Soaring Global Debt Sets Stage For “Unprecedented Private Deleveraging”
The UK’s Telegraph just published an analysis of global debt that pretty much sums up the coming crisis. Here’s an excerpt with a couple of the more hair-raising charts:
These numbers are astounding. Emerging market debt was $7.4 trillion in 1996, and today it’s $55 trillion. US and UK government debt has doubled – from already historically-high levels — since 2006.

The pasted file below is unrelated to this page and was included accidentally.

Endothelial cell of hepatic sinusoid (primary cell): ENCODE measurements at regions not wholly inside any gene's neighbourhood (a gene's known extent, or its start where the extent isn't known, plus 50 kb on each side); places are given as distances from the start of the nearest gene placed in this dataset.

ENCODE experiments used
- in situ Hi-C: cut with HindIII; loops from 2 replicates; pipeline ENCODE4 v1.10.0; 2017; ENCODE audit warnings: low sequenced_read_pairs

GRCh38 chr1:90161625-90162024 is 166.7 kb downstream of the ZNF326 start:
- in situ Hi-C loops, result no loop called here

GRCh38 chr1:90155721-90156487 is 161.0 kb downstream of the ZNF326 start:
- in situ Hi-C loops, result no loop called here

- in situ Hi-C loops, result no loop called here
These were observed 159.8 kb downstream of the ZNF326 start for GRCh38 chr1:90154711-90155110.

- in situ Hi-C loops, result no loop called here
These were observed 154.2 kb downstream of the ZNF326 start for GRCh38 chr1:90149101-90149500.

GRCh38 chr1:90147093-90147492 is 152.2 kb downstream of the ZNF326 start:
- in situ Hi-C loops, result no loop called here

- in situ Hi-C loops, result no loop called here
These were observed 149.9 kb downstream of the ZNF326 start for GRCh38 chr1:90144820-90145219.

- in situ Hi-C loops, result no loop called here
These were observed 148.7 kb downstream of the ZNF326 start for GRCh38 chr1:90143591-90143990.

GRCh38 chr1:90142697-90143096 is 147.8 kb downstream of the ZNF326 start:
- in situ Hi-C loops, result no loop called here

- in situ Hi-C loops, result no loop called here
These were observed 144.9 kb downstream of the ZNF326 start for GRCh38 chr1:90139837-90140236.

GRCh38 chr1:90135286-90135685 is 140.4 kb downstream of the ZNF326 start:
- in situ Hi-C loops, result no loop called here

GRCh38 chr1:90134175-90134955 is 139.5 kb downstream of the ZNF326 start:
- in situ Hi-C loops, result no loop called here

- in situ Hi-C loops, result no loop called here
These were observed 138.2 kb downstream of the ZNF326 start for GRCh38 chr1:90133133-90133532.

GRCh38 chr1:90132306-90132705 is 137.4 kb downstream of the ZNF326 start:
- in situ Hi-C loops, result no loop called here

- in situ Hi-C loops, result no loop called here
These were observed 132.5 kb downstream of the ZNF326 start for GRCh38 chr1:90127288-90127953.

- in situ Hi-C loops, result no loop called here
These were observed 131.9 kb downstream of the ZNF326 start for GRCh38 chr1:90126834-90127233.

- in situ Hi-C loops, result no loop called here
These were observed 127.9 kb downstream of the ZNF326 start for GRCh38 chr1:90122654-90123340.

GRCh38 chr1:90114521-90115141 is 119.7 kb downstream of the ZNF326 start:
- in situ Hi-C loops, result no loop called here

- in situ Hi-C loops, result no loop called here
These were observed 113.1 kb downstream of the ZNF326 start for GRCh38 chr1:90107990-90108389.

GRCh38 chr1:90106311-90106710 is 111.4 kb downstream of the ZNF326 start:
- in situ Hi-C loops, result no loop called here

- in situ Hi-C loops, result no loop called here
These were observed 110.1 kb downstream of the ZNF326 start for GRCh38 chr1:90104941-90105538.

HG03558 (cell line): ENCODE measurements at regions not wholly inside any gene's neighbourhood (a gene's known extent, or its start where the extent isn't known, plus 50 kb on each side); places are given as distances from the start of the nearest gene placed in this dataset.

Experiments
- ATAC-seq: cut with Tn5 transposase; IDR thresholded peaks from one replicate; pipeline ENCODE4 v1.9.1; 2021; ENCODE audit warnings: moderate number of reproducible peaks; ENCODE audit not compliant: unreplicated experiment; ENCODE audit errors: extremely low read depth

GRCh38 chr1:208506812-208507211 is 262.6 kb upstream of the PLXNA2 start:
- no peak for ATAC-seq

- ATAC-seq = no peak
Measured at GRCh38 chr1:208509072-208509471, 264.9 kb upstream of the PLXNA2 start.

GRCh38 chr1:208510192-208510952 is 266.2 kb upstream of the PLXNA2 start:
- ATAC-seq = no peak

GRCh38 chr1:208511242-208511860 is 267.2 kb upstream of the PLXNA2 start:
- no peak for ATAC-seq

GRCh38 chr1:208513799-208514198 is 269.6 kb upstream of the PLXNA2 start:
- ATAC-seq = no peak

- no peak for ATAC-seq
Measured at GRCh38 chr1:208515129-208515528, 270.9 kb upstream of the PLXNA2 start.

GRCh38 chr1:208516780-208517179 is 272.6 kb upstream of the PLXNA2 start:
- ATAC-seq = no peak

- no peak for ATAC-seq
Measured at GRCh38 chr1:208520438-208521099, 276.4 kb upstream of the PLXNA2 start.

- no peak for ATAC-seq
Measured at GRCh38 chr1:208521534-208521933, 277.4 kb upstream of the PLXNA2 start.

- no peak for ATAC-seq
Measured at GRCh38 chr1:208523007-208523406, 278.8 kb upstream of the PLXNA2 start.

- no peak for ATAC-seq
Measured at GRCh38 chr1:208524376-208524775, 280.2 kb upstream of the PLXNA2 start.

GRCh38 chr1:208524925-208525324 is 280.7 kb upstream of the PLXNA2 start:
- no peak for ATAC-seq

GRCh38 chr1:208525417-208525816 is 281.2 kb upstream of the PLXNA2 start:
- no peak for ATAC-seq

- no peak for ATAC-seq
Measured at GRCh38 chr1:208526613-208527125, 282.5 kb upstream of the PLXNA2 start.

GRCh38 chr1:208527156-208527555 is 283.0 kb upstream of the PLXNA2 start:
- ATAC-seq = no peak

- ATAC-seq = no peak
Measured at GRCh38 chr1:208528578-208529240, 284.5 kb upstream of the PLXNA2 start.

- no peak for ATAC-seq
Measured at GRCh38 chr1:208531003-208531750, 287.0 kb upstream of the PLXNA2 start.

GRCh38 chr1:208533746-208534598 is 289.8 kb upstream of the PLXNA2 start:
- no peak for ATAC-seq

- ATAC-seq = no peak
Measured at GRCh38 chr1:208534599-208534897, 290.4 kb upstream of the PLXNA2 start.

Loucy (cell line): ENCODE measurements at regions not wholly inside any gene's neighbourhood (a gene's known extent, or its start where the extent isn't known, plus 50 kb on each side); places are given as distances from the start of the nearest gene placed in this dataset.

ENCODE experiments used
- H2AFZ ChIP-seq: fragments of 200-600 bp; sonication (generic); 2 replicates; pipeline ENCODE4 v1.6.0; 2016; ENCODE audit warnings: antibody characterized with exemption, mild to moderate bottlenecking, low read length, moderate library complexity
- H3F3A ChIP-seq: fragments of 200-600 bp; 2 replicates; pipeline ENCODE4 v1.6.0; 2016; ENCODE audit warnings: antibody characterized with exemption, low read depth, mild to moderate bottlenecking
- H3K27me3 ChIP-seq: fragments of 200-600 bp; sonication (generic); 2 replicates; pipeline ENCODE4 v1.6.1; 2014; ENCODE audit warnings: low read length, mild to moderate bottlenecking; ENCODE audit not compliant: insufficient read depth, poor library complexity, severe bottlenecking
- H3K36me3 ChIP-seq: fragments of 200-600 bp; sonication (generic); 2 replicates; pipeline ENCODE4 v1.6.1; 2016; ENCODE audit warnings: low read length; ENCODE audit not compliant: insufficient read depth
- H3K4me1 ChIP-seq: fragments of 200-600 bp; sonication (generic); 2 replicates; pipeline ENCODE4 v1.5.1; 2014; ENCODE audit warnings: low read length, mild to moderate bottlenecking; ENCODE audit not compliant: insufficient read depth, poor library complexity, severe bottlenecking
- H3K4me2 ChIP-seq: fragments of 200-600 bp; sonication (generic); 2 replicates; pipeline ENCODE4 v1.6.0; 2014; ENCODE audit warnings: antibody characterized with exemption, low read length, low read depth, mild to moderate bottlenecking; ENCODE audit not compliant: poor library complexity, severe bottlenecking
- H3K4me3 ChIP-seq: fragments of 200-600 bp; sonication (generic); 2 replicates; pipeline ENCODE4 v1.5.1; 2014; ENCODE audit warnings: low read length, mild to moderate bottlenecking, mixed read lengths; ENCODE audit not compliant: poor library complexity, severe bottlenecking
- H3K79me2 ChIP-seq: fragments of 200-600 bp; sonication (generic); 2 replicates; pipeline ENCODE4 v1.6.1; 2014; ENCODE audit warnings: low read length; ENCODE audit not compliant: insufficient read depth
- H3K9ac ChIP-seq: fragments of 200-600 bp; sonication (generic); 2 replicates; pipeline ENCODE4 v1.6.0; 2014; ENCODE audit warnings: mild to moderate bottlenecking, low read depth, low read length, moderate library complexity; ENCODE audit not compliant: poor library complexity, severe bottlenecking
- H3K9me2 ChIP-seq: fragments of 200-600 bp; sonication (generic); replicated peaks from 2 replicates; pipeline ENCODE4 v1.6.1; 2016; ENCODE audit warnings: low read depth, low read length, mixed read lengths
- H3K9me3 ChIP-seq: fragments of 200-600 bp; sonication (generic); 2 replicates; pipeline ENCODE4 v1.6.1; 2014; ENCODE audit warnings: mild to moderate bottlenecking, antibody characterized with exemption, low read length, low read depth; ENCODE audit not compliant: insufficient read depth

And there’s no end in sight. Japan just passed a record-high government budget, 35% of which will be borrowed. The US added $1.3 trillion to its federal debt in 2016 and is debating massive increases in defense and infrastructure spending. China’s corporate debt alone exceeds 170% of GDP.
Which leads to three inescapable conclusions:
1) Interest rates can never rise because rolling over this much debt at historically-normal rates would blow up the budgets of both the developed and developing worlds.
2) The only solution – if you can call it that – is massive currency devaluation to make these debts manageable.
3) Since the debt binge has apparently gone parabolic, the reckoning is fairly close at hand. 2018 might be one for the history books.
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